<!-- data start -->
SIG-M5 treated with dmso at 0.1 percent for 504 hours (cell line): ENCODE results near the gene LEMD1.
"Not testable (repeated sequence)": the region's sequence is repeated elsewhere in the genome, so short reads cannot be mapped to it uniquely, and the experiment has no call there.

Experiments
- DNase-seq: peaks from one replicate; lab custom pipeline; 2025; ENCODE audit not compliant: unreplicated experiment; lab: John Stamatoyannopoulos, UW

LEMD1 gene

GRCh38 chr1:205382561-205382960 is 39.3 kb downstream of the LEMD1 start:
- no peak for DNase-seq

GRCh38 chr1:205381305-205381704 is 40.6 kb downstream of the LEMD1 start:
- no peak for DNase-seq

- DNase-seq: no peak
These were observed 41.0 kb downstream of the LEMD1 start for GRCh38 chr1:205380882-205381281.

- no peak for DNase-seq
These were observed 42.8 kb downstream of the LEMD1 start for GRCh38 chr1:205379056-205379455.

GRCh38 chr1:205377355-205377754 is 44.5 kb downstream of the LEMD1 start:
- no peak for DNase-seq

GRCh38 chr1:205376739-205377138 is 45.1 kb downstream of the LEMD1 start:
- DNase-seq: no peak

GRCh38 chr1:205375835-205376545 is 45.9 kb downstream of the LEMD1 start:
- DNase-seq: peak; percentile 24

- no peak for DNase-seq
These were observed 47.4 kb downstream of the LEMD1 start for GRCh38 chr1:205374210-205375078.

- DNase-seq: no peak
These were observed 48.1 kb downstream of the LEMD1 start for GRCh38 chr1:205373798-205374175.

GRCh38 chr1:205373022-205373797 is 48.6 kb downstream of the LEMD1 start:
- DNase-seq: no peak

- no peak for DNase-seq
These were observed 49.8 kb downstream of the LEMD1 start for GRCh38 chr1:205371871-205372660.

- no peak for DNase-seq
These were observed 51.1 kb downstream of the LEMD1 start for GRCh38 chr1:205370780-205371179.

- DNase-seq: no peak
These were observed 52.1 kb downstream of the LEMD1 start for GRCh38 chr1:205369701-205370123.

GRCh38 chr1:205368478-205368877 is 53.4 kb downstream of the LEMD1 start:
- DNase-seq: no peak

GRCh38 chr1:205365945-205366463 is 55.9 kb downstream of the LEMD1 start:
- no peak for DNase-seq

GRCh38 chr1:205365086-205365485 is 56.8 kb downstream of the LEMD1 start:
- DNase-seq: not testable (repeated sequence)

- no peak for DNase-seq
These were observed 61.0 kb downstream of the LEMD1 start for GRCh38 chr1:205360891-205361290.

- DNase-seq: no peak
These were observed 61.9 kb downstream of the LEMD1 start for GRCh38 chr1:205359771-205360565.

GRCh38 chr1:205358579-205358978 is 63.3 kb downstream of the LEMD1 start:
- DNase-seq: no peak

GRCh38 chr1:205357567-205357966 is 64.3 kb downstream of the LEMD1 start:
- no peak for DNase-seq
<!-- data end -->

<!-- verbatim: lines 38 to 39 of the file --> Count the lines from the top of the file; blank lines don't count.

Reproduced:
- no peak for DNase-seq
These were observed 61.0 kb downstream of the LEMD1 start for GRCh38 chr1:205360891-205361290.